Stock up on breadcrumbs and magic beans: inspired by folklore and fairy tales, Foresta Lumina is an illuminated, spellbinding night trail created by new media and entertainment studio Moment Factory. Transforming Parc de la Gorge in Coaticook Canyon, Canada, into a multi-sensory installation, the dark forest becomes the canvas for an immersive public exhibition. Step into this mesmerizing environment in our new documentary, above, and join us on our private tour of the magical woodland— we just hope you’re well enough versed in The Brothers Grimm to find your way out.
Open through October 11th, the semi-permanent installation is a supernatural symbiosis of varying arts media, set along the route of one stunning pathway. As visitors enter Foresta Lumina, they’re brought on a mile-plus-long journey wherein light art, video mapping, architectural installation, and more fuse within one seamless environment. Split into seven sections, each folk tale and character arc is represented by a unique multimedia effect.
“We wanted to use a natural stage,” explained Moment Factory’s Creative Director, Gabriel Pontbriand, “and here, that’s the forest right in front of you.” He added that, since the project is “organic and driven by nature,” the technology that keeps it running needed to reflect that. Moment Factory, therefore, had to hide the mechanics of Foresta Lumina’s and embed their tech into the environment. The magic feels like it emanates from deep within the unknown.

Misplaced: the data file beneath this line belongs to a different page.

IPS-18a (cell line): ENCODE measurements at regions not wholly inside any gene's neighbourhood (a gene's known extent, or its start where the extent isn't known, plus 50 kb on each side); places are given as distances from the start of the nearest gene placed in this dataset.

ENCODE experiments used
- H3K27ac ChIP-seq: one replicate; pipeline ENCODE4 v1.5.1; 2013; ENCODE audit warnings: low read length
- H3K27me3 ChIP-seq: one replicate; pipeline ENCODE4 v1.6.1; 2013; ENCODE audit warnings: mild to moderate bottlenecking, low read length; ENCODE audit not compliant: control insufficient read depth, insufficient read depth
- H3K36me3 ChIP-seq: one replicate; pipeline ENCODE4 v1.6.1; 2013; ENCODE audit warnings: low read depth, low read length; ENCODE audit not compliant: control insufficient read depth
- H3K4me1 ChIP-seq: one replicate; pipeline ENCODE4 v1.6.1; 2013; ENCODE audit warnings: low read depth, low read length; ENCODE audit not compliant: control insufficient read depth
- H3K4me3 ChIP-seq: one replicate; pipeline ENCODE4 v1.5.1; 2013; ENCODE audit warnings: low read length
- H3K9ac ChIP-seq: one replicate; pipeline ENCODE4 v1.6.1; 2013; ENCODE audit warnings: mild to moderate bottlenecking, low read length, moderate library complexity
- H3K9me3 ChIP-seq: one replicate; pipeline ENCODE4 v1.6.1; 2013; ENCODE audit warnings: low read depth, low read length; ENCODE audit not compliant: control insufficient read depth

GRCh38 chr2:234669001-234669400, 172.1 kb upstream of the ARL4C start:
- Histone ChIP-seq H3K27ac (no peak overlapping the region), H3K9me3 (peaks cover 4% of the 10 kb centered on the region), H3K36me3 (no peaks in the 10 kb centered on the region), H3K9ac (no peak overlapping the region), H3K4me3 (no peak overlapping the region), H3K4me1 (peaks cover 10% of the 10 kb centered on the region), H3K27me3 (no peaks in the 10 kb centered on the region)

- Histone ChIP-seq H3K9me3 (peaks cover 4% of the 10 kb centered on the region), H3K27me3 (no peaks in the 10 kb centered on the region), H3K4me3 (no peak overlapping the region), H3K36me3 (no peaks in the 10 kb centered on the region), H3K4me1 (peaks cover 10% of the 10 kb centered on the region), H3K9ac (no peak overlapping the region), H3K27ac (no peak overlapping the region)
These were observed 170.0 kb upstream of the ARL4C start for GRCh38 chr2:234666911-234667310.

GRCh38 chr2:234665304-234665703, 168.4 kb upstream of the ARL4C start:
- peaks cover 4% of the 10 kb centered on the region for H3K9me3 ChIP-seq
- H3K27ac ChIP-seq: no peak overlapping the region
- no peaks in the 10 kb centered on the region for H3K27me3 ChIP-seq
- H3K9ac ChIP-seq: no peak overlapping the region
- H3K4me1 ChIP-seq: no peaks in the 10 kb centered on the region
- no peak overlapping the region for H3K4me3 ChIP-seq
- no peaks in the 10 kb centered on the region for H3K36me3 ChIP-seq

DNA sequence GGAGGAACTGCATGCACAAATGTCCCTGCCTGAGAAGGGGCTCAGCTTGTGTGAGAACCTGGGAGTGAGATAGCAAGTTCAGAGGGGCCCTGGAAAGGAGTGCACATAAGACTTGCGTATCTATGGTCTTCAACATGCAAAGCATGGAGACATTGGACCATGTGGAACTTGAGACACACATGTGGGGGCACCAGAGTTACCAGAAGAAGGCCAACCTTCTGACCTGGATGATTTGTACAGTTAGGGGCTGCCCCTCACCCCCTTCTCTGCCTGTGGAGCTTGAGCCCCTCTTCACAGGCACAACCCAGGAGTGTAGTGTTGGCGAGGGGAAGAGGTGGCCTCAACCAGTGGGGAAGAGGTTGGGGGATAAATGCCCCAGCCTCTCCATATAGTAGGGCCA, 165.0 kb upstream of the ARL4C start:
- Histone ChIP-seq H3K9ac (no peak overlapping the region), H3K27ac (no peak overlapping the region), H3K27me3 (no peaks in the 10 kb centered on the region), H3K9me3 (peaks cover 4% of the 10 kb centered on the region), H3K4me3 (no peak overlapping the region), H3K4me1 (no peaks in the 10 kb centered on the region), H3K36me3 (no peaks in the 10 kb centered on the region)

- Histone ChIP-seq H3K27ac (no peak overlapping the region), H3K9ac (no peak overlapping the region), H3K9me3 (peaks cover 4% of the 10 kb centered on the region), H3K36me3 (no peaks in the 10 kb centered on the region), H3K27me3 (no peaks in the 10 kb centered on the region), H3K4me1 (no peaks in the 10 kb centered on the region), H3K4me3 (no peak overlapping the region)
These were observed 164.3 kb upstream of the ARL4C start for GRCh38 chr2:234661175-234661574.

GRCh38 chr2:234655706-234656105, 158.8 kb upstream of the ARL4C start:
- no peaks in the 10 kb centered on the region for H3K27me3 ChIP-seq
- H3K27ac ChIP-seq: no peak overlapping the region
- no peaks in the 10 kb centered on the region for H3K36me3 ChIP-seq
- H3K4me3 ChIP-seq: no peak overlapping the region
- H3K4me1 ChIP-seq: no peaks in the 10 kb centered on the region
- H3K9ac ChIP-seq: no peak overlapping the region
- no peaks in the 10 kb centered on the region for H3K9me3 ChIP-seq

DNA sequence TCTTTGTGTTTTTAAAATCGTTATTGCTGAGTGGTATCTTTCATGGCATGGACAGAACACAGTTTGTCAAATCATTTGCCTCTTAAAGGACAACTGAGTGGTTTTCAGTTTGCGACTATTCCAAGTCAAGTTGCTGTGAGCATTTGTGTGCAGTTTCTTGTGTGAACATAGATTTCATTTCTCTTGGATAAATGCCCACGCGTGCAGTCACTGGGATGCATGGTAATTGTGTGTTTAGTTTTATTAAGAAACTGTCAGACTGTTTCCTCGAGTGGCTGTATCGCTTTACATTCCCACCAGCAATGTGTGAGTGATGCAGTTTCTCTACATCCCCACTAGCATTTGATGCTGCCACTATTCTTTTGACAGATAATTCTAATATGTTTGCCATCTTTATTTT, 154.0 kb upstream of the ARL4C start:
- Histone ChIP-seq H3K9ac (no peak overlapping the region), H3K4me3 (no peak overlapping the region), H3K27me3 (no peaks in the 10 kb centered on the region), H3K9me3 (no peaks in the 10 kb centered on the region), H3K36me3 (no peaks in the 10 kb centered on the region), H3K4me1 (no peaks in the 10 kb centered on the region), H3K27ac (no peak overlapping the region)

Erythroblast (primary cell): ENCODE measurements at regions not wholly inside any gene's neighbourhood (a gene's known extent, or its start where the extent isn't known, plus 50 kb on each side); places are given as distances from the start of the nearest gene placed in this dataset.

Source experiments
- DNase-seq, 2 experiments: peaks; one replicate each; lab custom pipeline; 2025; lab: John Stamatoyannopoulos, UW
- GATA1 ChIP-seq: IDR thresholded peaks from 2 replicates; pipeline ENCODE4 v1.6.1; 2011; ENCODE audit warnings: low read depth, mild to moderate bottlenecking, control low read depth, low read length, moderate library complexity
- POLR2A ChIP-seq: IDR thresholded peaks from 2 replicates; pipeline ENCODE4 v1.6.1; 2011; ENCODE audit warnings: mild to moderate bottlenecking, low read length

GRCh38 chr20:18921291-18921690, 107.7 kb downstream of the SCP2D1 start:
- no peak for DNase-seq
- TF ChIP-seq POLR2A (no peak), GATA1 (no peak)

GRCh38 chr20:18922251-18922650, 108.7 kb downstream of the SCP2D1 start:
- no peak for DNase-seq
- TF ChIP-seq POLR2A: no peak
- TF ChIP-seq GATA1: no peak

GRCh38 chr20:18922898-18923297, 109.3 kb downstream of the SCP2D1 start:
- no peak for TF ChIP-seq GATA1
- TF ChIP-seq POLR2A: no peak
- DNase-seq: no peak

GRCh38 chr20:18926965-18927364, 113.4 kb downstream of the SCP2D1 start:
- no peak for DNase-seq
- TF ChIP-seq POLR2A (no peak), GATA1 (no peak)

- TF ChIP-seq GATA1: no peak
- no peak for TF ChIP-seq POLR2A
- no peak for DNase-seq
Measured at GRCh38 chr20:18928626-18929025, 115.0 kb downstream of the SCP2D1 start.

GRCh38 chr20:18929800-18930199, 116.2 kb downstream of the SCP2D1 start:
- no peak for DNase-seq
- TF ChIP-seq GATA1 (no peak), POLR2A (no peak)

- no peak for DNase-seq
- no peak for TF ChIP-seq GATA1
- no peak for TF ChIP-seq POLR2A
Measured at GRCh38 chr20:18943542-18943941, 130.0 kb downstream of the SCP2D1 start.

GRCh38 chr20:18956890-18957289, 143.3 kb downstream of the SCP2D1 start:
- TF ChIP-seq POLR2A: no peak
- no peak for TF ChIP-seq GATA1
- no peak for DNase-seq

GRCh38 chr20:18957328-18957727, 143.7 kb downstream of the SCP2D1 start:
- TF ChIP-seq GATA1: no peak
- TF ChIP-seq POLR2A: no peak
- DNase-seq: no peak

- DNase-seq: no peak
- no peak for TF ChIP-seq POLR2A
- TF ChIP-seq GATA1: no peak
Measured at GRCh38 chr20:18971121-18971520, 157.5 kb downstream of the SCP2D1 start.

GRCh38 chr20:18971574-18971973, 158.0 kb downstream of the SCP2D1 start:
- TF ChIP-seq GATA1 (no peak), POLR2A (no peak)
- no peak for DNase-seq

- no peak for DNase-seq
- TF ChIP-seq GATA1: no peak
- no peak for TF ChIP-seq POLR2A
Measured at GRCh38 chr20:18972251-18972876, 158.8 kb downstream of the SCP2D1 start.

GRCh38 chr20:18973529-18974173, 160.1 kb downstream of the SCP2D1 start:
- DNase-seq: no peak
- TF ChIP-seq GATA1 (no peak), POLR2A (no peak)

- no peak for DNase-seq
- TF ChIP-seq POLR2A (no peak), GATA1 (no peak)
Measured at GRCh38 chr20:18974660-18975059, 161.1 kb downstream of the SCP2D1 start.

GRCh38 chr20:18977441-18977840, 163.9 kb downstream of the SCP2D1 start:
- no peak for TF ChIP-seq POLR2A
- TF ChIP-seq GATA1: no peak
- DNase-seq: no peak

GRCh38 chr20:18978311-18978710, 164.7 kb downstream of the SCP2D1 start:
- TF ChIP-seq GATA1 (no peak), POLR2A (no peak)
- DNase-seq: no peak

Inspired by the Moment Factory team’s annual camping trip, where, equipped with candles, makeup and costumes, they reached Parc de la Gorge’s famous bridge. Feeling like the arch was a portal, they could imagine a narrative curve based in the park’s terrain. The forest itself sparked stories in their heads, and thus, by integrating their innovative video environments into the natural setting, they imbued reality with a mystical twist.
“All the generative and interactive new technology and software allows us to create pieces that are living, that are transforming,” said Multimedia Director, Marie Belzil. She added, “The technology really helped push the boundaries of storytelling in terms of how we can involve the public even more, how the public can participate.”
In the sense that visitors will lose their sense of the outside world, and come together under the illuminated wonderland, Foresta Lumina strives to be an all-enveloping experience. To enhance this sensation, visitors to the park are asked pick up a rock at the beginning of their journey; when they reach the end of the path, the rocks glow, “as if they were made out of light.” Augmented alongside the rocks of the other participants, the glow inspires the feeling of communal experience: “If people formulate a wish and imagine that they are part of something bigger than just themselves, then the magic can actually transform the soul of that place,” said Belzil. The glowing rocks mark a metaphorical end to the journey— “lights” at the end of the tunnel.
No matter if you were on the side of Tolkien or Perrault growing up, after being consumed by Foresta Lumina, there’s no denying that, through the power of imagination (and a little high-technology), magic has never felt more real.